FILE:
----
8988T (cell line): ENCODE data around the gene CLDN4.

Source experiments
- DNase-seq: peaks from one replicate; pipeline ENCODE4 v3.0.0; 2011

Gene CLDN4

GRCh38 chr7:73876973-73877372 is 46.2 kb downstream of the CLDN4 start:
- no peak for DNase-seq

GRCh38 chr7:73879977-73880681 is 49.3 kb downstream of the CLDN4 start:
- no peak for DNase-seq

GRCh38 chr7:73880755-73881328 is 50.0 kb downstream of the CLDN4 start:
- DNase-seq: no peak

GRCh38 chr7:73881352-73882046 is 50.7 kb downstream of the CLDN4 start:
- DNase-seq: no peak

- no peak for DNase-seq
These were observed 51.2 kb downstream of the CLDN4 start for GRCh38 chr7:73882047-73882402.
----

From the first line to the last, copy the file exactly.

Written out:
8988T (cell line): ENCODE data around the gene CLDN4.

Source experiments
- DNase-seq: peaks from one replicate; pipeline ENCODE4 v3.0.0; 2011

Gene CLDN4

GRCh38 chr7:73876973-73877372 is 46.2 kb downstream of the CLDN4 start:
- no peak for DNase-seq

GRCh38 chr7:73879977-73880681 is 49.3 kb downstream of the CLDN4 start:
- no peak for DNase-seq

GRCh38 chr7:73880755-73881328 is 50.0 kb downstream of the CLDN4 start:
- DNase-seq: no peak

GRCh38 chr7:73881352-73882046 is 50.7 kb downstream of the CLDN4 start:
- DNase-seq: no peak

- no peak for DNase-seq
These were observed 51.2 kb downstream of the CLDN4 start for GRCh38 chr7:73882047-73882402.